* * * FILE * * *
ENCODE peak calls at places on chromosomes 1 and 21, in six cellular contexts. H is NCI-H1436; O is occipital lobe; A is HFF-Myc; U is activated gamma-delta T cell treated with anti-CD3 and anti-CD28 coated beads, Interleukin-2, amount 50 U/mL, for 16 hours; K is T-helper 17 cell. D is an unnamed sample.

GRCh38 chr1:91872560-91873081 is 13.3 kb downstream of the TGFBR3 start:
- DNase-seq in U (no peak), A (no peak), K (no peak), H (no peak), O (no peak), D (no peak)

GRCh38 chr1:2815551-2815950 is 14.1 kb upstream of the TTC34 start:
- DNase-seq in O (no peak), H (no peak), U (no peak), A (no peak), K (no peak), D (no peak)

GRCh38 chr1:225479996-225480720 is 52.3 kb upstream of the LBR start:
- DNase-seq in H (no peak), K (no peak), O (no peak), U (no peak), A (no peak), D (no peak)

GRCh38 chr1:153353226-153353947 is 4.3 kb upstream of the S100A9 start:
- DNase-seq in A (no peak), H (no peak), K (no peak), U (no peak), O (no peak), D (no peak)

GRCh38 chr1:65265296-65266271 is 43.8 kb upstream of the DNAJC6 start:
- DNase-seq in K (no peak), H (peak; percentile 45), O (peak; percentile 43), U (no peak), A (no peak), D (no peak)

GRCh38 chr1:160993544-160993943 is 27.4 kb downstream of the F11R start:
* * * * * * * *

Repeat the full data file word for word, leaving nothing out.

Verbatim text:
ENCODE peak calls at places on chromosomes 1 and 21, in six cellular contexts. H is NCI-H1436; O is occipital lobe; A is HFF-Myc; U is activated gamma-delta T cell treated with anti-CD3 and anti-CD28 coated beads, Interleukin-2, amount 50 U/mL, for 16 hours; K is T-helper 17 cell. D is an unnamed sample.

GRCh38 chr1:91872560-91873081 is 13.3 kb downstream of the TGFBR3 start:
- DNase-seq in U (no peak), A (no peak), K (no peak), H (no peak), O (no peak), D (no peak)

GRCh38 chr1:2815551-2815950 is 14.1 kb upstream of the TTC34 start:
- DNase-seq in O (no peak), H (no peak), U (no peak), A (no peak), K (no peak), D (no peak)

GRCh38 chr1:225479996-225480720 is 52.3 kb upstream of the LBR start:
- DNase-seq in H (no peak), K (no peak), O (no peak), U (no peak), A (no peak), D (no peak)

GRCh38 chr1:153353226-153353947 is 4.3 kb upstream of the S100A9 start:
- DNase-seq in A (no peak), H (no peak), K (no peak), U (no peak), O (no peak), D (no peak)

GRCh38 chr1:65265296-65266271 is 43.8 kb upstream of the DNAJC6 start:
- DNase-seq in K (no peak), H (peak; percentile 45), O (peak; percentile 43), U (no peak), A (no peak), D (no peak)

GRCh38 chr1:160993544-160993943 is 27.4 kb downstream of the F11R start: